derekmead writes "College students' voracious appetite for study drugs like Adderall is widespread enough that it was one of the main topics of a marquee lecture on neuroethics at Society for Neuroscience's 2012 conference called 'The Impact of Neuroscience on Society: The Neuroethics of "Smart Drugs."' It was excellent stuff by Barbara Sahakian, faculty at Department of Psychicatry at the University of Cambridge. Her focus is on prescription drugs for diseases and conditions like Alzheimer's, attention deficit hyperactivity disorder, and depression, with the fundamental goal of understanding the neural basis of dysfunction to develop better drugs. Specifically, she wants to create drugs with no risk for substance abuse which means drugs that have no effect on dopamine. The true goal then of her research, fundamentally and briefly, is to repair the impaired. But doing so brings us to the discussion of how much repair is ethical when the repair can be disseminated to people who don't actually need it. Divisions abound on what is to be done. Some experts say that if people can boost their abilities to make up for what mother nature didn't give them, what's wrong with that? Others say that people shouldn't be using these drugs because they're designed for people with serious problems who really need help. So another question for the ethicists is whether cognitive enhancers will ultimately level the playing field or juice the opposing team."

Comment: Re:Don't try (Score 1) 726

by Epsilon Moonshade (#40394081) Attached to: Ask Slashdot: Best Science-Fiction/Fantasy For Kids?

I'm a bit late on this, but something he should keep in mind is that the Lucky Starr books are a bit dated in their science. I'm not sure if you're going for "fun read" or "get the kid into genuine science," but there are parts of some of them that are flat-out wrong.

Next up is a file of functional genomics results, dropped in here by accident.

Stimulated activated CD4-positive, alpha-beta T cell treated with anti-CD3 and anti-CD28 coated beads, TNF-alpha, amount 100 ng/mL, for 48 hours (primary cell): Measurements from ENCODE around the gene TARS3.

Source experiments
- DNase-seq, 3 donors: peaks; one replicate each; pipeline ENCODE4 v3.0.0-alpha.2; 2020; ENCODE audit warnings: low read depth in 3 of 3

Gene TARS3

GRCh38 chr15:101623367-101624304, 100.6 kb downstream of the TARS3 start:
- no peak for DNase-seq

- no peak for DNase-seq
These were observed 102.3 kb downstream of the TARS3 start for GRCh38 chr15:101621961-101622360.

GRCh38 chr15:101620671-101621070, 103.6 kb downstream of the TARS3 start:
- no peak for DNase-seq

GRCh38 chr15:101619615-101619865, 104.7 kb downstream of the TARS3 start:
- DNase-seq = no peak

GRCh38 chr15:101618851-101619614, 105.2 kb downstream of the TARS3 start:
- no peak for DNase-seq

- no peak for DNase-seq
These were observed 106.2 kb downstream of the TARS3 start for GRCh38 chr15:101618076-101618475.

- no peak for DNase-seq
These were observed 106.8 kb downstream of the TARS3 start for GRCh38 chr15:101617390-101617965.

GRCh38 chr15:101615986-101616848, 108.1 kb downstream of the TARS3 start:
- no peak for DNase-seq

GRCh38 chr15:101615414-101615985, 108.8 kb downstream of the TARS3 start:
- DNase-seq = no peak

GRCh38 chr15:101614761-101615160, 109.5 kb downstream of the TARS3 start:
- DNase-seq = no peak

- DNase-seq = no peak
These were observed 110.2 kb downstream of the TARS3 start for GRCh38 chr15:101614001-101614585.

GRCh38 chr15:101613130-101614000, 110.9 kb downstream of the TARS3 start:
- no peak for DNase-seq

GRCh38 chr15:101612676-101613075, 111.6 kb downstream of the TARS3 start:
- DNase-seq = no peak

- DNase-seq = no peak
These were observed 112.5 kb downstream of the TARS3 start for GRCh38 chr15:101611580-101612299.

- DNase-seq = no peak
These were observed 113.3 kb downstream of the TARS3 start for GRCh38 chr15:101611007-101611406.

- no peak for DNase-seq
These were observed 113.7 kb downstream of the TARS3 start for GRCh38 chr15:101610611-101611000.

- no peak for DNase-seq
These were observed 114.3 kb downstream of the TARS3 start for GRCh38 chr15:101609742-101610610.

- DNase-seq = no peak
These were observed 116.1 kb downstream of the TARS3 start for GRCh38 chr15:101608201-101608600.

"Lucky Starr and the Oceans of Venus" is the most obviously incorrect one, but I seem to recall that the original one ("Lucky Starr - Space Ranger") got some things wrong as well. Just something to keep in mind - a lot of Asimov's stuff has aged extremely well, but that particular series didn't.

Also, the pen name was Paul French - but the volume I have also has Asimov's name on it.

Comment: This has been known for years... (Score 1) 307

by Epsilon Moonshade (#38211474) Attached to: Study Hints That Wi-Fi Near Testes Could Decrease Male Fertility

... as a rumor, at least.

I worked with high-power RF in the military for 5 years, and it was "common knowledge" that the SHF curse was alive and well. Men who worked with the radios had the "curse" of only having female children when they had kids at all. As such, I'm totally unsurprised at reading this.

Microsoft

Microsoft Killing Silverlight? 324

Posted by samzenpus
from the so-long-farewell-Auf-wiedersehen-goodbye dept.